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Dog's Life: Travel
When Your Dog Can’t Go with You
Care and boarding alternatives.

If chartering a private plane so your dog can see the world with you seems reasonable, you’re either very wealthy or really love traveling with your pup. Since most of us don’t have a Learjet at our disposal, eventually there will come a time when we’ll have to leave our dogs behind while we embark on extended travel (a week or longer).

The best way to ensure that your time away is fun and stress-free for both you and your dog is to have a good game plan in advance of departure. Though dogs have very different personalities, maintaining a sense of normalcy and routine during owner absences is beneficial for every type of dog.

Also, a confident, happy dog will have a much easier time with an extended absence than one who has had little socialization—one of the many reasons training and socialization are beneficial for dogs and humans alike. A visit to a familiar dog park will reconnect your dog with well-known scents, activities and other canine friends.

Recently, we spoke with Abbie Mood, Canine Behavior Science and Technology diplomate/owner of Communicate with Your Dog in Westminster, Colo., who offered some useful insights.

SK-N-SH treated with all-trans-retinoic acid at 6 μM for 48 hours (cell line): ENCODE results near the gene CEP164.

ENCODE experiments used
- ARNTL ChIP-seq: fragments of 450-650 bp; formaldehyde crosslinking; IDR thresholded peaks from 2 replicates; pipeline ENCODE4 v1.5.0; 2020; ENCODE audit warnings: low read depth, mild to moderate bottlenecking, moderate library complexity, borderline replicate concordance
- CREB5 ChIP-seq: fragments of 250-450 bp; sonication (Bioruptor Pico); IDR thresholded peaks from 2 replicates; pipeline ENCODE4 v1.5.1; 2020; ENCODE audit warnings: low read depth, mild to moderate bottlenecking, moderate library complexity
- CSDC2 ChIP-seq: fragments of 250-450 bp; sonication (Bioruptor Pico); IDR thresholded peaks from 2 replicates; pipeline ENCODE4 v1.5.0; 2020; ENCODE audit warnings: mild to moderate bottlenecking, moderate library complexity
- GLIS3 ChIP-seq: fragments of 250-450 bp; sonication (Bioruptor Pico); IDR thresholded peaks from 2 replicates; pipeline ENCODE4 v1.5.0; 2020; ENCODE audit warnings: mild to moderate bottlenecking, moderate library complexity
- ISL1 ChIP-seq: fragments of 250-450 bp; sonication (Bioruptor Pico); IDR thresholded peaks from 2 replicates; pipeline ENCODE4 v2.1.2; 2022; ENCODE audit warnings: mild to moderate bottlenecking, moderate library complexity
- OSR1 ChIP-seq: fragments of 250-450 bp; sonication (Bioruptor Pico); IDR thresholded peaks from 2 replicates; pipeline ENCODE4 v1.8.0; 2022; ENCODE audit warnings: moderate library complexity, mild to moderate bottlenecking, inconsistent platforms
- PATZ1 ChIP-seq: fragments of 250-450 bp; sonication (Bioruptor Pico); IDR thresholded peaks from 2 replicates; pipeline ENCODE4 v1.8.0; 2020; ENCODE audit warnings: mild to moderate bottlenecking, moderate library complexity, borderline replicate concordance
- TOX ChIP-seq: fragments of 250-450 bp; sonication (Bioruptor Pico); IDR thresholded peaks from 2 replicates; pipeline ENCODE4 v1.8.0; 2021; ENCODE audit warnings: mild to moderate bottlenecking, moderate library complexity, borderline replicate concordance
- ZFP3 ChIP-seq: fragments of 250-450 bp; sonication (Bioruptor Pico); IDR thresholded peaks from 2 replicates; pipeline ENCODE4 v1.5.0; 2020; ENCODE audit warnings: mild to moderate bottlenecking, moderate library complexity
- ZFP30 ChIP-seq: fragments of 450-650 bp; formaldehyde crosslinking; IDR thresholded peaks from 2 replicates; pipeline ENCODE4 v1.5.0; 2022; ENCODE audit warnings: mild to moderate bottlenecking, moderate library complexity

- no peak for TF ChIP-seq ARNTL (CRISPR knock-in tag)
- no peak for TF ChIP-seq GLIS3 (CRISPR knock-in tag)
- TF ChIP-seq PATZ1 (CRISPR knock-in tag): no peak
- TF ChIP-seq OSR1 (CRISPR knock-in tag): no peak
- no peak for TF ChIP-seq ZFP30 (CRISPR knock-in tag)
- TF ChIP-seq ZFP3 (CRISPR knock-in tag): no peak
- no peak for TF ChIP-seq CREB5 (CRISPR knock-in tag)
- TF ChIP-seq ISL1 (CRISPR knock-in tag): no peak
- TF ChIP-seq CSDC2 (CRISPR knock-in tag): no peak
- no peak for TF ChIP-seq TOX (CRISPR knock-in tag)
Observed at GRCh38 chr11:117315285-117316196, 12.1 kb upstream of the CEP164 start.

Mood stresses the importance of maintaining a routine with your dog. “Anyone who has a dog likely wonders how the dog knows when it’s time for dinner, for a walk, to go to sleep. It’s because your dog has a routine. Keeping this sense of normalcy is a good way to help your dog stay on schedule and feel a bit more comfortable in your absence. For some dogs, especially those with separation anxiety, the preparation and the leaving ritual themselves can induce anxiety, so varying your [pre-trip] routine can be helpful. The best thing you can do to prepare your dog is to set up the logistics ahead of time so you aren’t rushing around at the last minute, and staying relaxed yourself.”

When it comes to care, the best-case scenario is one in which the dog remains at home with a trusted friend or family member; second-best is a pet sitter. As Mood notes, “Being able to be in the home environment is the best situation. That being said, a dog who is distressed or shows anxiety while you are gone (tearing things up, urinating or defecating indoors), will probably do better staying with a friend or family member who is home more often, or even at a doggie day care, where [he or she] will be around other dogs and people all the time.”

Clearly, having an established network of trusted, responsible pet sitters can make your absence much easier on your dog. Familiar human and canine friends can greatly reduce a dog’s anxiety, especially if the dogs already share a bond. For this reason alone, it’s worth volunteering to watch your friends’ dogs to help establish your own dog’s sense of comfort with being part of another “pack” for a time.